Journal Article

Critical limb ischaemia as a main cause of death in patients with end-stage renal disease: a single-centre study

Michael Koch, Rudolf Trapp, Wolfgang Kulas and Bernd Grabensee

in Nephrology Dialysis Transplantation

Published on behalf of European Renal Association - European Dialysis and Transplant Assoc

Volume 19, issue 10, pages 2547-2552
Published in print October 2004 | ISSN: 0931-0509
Published online July 2004 | e-ISSN: 1460-2385 | DOI: http://dx.doi.org/10.1093/ndt/gfh404
Critical limb ischaemia as a main cause of death in patients with end-stage renal disease: a single-centre study

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Background. Patients with end-stage renal disease (ESRD) have a high overall mortality rate, particularly due to cardiovascular morbidity. In an era of decline in cardiovascular diseases and early cardiovascular intervention, non-cardiac diseases seem to have a larger impact on overall mortality.

Methods. From 1997 to 2003, all incident haemodialysis patients in a single centre were enrolled in this prospective study. Those with clinical signs of vascular disease were examined by coronary or peripheral angiographies. Physicians took the patients' medical histories, examined them and followed them up until the end of the study or death. Causes of death were defined by the physicians.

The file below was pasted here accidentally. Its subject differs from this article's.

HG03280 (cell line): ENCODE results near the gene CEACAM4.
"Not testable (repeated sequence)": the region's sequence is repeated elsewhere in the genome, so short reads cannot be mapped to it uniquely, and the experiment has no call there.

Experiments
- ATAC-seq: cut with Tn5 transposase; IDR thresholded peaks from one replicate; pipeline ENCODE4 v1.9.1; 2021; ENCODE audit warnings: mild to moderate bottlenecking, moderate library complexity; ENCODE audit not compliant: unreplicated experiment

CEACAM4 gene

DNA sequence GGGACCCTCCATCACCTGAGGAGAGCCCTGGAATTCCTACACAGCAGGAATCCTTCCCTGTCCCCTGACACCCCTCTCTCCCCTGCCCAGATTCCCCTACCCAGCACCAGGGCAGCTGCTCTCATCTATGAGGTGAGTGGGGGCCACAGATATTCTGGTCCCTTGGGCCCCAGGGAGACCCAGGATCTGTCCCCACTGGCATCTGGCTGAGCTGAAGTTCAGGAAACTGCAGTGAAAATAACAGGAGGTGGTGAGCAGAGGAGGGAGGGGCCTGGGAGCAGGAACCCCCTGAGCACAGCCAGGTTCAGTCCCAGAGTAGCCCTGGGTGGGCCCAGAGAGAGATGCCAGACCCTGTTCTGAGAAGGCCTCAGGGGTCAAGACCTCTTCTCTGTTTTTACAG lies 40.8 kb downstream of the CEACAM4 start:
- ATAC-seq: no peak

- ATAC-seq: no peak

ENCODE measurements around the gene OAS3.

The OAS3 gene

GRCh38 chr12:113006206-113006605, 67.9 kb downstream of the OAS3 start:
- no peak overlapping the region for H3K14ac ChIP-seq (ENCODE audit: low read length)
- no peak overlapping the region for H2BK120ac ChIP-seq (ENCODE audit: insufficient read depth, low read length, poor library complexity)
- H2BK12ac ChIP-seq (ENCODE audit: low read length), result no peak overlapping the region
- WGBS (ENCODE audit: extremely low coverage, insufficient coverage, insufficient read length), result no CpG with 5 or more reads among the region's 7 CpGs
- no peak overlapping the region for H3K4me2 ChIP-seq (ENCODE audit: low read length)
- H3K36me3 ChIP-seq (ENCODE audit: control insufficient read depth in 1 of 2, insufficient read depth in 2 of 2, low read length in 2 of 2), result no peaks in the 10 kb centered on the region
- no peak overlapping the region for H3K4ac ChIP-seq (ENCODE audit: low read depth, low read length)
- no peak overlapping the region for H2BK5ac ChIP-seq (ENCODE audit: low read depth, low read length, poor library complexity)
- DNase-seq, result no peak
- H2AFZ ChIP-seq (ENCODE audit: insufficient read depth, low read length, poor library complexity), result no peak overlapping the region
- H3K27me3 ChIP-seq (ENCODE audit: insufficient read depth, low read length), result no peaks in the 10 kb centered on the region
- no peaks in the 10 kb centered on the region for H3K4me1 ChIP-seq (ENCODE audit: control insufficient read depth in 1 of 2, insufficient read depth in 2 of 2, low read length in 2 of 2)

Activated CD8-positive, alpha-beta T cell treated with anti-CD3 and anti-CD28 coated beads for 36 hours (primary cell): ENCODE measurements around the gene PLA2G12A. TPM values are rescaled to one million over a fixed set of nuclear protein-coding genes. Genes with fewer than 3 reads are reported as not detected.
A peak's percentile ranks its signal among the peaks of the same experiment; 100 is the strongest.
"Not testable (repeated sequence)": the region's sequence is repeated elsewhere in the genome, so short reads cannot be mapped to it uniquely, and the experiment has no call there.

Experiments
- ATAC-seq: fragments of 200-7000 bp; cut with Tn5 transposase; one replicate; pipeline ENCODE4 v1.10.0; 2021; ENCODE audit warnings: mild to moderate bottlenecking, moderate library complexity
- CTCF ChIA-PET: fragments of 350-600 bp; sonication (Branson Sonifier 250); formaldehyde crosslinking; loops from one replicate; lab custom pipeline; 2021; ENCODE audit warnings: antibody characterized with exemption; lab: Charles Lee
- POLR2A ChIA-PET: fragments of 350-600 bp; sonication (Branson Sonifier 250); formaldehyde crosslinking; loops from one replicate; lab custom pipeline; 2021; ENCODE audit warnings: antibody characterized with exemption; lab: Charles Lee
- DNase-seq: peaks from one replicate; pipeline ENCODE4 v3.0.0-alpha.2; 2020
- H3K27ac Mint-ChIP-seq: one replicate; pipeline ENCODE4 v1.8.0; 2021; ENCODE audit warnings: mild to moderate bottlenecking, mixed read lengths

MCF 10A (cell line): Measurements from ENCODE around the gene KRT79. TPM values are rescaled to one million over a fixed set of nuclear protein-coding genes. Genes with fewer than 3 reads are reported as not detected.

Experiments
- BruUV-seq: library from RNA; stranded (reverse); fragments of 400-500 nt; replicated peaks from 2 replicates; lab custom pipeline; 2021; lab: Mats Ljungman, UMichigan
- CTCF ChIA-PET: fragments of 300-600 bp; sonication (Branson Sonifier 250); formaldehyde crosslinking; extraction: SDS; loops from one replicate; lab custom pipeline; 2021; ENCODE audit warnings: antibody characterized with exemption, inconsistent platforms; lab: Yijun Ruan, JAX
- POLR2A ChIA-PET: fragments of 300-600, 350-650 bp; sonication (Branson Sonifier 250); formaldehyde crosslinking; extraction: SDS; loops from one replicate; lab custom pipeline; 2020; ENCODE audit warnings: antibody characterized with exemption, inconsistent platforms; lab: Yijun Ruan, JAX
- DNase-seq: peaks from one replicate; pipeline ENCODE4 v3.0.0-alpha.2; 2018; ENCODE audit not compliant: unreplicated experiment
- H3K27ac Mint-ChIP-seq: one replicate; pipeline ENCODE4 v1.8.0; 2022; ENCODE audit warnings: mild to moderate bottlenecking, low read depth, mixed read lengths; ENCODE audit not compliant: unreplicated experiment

Results. In all, 322 patients were enrolled in the study, 38% of whom were diabetic. At the start of dialysis treatment, 38% had coronary artery disease (CAD), defined as >50% stenosis of at least one coronary artery or as definite myocardial infarction, and 14% had critical ischaemia of at least one limb (CLI). In all patients with foot lesions, CLI was defined angiographically, as evidenced by stenosis or rarefication of distal vessels in the legs. Patients who died (n = 121) [due to cardiac causes (n = 25), complications of CLI (n = 22), stroke (n = 10), cachexia following a long-standing, non-malignant disease (n = 6), malignancy (n = 24), infection not related to CLI (n = 18) and other causes (n = 16)] were older (71±10 vs 65±13 years), more often male [74/121 (61%)] and often diabetic [56/121 (46%)]. CAD was documented in 82/121 (68%). Five-year survivals in patients with no risk and diabetes without CAD or CLI, CAD and CLI were 74%, 73%, 50% and 10%, respectively. Age, CLI and smoking habits independently increased the risk of death (hazard ratios: 1.052, 4.921 and 2.292, respectively).

Conclusions. These results indicate that CLI with associated complications is not only an indicator of high mortality in patients with ESRD, but is also one of the main causes of death.

Keywords: causes of death; coronary artery disease; critical limb ischaemia; end-stage renal disease; mortality; peripheral arterial disease

Journal Article.  2849 words.  Illustrated.

Subjects: Nephrology

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